Four years ago, the unexpected decision of Josh McDaniels to jilt the Colts forced the franchise toward Frank Reich. What impact will Sunday’s expected loss to the previously 2-14 Jaguars have on the organization?
As potential surprises go, it would have been far less stunning for Colts owner Jim Irsay to fire Reich on Monday than it was for Dolphins owner Stephen Ross to fire Brian Flores. The Colts had consecutive win-and-in opportunities, at home against the Raiders and then at Jacksonville. They blew both of them.
The low-water mark was Sunday’s loss, an uglier-than-the-score defeat that, coupled with the Steelers beating the Ravens, ended Indy’s quest for the postseason.
Irsay has very high expectations for his team. In October, Irsay promised two Super Bowl wins this decade. “As sure as the sun rises and the season’s change, it’s COMING,” he said. “Don’t you ever doubt that, EVER! YOU WILL SEE GREATNESS. BELIEVE AND YOU WILL SEE.”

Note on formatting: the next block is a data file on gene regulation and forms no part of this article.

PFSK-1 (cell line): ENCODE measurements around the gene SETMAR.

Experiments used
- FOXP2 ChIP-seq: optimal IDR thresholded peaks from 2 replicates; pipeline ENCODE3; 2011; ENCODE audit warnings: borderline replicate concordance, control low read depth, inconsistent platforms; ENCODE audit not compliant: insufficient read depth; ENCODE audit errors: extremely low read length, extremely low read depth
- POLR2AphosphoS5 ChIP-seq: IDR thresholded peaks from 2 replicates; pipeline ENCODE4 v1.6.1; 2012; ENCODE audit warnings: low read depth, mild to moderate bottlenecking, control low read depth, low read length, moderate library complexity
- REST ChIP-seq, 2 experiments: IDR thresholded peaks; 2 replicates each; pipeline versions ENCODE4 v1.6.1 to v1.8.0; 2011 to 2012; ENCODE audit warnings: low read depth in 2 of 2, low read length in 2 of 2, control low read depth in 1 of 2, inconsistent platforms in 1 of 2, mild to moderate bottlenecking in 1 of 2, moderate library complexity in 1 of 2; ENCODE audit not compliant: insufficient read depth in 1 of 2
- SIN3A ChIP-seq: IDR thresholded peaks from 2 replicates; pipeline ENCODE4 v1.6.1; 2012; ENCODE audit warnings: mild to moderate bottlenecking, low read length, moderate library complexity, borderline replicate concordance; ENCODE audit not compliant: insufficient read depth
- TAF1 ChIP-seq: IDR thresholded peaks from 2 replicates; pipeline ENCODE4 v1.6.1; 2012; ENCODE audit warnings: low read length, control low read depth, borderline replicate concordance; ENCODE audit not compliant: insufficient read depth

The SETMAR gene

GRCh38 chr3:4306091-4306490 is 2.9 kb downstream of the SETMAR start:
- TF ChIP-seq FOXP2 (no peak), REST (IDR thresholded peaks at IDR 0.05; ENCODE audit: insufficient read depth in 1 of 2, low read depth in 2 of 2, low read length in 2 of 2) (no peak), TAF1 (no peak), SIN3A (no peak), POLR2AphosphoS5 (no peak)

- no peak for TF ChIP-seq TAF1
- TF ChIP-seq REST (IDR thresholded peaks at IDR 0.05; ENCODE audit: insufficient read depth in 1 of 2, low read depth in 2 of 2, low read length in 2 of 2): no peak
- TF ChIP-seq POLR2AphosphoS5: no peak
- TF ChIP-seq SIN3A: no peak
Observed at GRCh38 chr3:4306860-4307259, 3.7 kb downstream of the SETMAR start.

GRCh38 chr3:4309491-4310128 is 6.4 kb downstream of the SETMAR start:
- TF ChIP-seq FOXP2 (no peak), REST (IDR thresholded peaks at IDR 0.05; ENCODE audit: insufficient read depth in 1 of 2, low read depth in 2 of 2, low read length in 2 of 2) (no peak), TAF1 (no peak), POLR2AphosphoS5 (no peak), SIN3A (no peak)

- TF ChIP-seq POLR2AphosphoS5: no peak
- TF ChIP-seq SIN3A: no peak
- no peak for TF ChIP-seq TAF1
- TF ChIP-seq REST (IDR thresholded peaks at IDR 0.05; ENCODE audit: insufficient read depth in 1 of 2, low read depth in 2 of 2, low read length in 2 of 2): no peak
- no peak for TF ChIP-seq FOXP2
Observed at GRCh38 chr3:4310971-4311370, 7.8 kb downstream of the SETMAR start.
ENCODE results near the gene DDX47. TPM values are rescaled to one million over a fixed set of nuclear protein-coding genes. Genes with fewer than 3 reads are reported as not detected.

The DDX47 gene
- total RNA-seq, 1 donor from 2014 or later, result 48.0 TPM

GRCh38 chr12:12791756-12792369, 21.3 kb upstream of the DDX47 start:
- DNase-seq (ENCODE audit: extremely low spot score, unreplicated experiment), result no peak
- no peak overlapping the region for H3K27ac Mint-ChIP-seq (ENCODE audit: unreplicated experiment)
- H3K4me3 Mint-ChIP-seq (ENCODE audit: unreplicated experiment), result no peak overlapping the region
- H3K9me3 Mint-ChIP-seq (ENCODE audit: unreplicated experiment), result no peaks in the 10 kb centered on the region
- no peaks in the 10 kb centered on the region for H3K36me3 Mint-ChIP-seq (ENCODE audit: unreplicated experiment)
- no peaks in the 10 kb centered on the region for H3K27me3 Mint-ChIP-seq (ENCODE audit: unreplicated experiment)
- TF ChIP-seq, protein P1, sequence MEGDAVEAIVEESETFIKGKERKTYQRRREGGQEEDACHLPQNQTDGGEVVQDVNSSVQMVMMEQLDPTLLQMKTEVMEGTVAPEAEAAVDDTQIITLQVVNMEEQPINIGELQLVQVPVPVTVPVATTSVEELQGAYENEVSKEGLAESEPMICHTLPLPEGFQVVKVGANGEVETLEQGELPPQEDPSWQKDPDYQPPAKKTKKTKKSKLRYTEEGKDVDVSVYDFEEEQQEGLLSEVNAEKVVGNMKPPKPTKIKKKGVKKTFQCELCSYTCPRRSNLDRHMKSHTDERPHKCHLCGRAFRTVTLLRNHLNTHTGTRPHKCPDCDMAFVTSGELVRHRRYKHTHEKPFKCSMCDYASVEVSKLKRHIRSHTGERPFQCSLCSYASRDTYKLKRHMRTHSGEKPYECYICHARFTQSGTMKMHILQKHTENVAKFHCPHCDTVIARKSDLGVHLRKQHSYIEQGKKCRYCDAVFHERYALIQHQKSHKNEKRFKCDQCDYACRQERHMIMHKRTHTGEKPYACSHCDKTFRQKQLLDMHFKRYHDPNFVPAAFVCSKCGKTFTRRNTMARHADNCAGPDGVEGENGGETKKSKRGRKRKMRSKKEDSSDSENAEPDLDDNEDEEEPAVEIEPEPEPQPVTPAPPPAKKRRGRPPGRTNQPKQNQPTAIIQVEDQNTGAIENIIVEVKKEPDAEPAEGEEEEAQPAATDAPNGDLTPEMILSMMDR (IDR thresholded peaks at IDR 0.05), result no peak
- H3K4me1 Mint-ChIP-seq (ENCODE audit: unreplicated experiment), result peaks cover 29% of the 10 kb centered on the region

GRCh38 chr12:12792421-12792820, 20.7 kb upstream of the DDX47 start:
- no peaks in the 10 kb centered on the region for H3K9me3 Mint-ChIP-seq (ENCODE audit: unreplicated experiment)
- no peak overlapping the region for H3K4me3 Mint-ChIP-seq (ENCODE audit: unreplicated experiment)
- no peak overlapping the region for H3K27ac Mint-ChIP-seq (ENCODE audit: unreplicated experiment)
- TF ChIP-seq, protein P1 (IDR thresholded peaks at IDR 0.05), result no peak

On Sunday, Irsay saw the opposite of greatness. As one source with knowledge of the dynamics in Indianapolis told PFT, Irsay currently is “devastated.” He possibly had the “urge for a moment” to change coaches. However, G.M. Chris Ballard would likely be able to calm Irsay down and talk him out of it.
Reich, who has missed the playoffs in two of the last three years, is still trying to overcome the sudden and unexpected retirement of quarterback Andrew Luck. If, however, Reich served as the champion for the trade Carson Wentz (which ultimately cost Indy a third- and first-round pick), Irsay could have even greater concerns.
The Colts have talent. They led the league with seven Pro Bowlers. Ballard’s position should be more than secure.
As to Reich, who knows? Ballard may to spend some time talking Irsay out of making a change. Given Irsay’s sky-high expectations and Sunday’s bizarrely poor performance, it’s not unreasonable for Irsay to at least wonder whether a change should be made.